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I am trying to show that the comparison test holds for complex series, meaning: if $\sum_{n=0}^{\infty} z_n $ is a complex series and $\sum_{n=0}^{\infty} a_n $ is a convergent non-negative real number series and $|z_n| \leq a_n \ \forall n \in \mathbb{N} $ then $\sum_{n=0}^{\infty} z_n $ converges.

To do so, I wanted to show that $|z_n - z_m| \leq |a_n - a| + |a_m - a| < \epsilon$ to get a Cauchy convergent series. My question is, is it logical my argument as it follows?

We have:

$$ |z_n - z_m|^2 = |z_n|^2 + |z_m|^2 - (z_n\overline{z_m}) - (\overline{z_n}z_m) = |z_n|^2 + |z_m|^2 - 2Re(\overline{z_n}z_m) \leq (|z_n| - |z_m|)^2 $$ because $Re(z) \leq |z| $. Hence:

$$|z_n - z_m| \leq |z_n| - |z_m| $$

and since $|z_n| \geq 0, \ \ \forall n \in \mathbb{N}$, it is obvious that $ |z_n| - |z_m| \leq |z_n|+|z_m| $.

Is my argument logical or am I missing a point?

Thank you people so much for your help! :)

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I think you are confusing a few things:

First, you want to show that $\sum_{n=0}^\infty z_n$ converges, but you check whether $(z_n)_n$ is a Cauchy sequence, which is something different (If $z_n=1$ for all $n$ then $(z_n)_n$ is a Cauchy sequence but the series is divergent).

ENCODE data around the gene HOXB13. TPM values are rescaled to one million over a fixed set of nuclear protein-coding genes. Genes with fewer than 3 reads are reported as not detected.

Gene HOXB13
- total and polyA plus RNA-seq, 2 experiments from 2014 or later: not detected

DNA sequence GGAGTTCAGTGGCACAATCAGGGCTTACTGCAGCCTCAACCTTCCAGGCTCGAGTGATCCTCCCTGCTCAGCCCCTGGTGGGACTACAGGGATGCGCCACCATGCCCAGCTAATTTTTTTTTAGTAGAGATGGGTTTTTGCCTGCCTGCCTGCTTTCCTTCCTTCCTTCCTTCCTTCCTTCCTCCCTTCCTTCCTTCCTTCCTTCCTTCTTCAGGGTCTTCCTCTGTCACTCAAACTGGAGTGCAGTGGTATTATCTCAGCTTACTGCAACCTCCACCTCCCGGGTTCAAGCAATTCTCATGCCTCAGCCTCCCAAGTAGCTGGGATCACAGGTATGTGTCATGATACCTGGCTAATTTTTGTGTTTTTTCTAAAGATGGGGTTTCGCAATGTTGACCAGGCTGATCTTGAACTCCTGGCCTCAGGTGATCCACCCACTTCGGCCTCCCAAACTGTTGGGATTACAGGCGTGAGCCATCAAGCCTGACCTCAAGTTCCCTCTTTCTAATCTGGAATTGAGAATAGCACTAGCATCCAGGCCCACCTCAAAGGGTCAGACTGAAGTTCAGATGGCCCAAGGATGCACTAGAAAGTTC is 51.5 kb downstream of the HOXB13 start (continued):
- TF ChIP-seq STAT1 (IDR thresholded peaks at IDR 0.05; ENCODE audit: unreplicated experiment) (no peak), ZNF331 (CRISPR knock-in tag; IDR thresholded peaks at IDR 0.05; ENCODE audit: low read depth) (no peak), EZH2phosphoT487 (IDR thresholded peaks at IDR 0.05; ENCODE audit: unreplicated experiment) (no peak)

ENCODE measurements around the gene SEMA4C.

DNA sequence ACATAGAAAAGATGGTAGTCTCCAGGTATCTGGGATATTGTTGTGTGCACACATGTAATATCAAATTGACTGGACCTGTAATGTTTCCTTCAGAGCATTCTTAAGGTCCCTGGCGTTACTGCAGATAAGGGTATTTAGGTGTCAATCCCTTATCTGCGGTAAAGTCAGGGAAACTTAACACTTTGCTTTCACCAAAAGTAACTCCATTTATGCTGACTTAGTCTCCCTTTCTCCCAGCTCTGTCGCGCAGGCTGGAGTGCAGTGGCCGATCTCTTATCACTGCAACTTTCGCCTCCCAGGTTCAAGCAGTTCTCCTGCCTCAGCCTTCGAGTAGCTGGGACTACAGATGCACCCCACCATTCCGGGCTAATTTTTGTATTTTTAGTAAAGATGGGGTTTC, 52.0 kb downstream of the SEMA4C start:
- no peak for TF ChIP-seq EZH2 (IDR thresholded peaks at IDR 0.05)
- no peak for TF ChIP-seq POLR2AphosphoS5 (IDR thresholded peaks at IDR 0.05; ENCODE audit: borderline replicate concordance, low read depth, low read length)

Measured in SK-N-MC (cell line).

Second, you have the inequality $|z_n|^2 + |z_m|^2 - 2Re(\overline{z_n}z_m) \stackrel{??}{\leq} (|z_n| - |z_m|)^2 $ backwards (the LHS is greater than or equal to the RHS), since from $\operatorname{Re} z \leq |z|$ you get $-\operatorname{Re} z \geq -|z|$.

I would do this proof by looking at the partial sums $Z_N = \sum_{n=0}^N z_n$ and $A_N = \sum_{n=0}^N a_n$ and use the fact that $(A_N)_N$ is a Cauchy sequence to prove that $(Z_N)_N$ is a Cauchy sequence.

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  • $\begingroup$ Thank you, indeed LHS is greater or equal tk RHS! I found a solution from your tip! :) $\endgroup$ – M.Gonzalez Dec 31 '18 at 0:46

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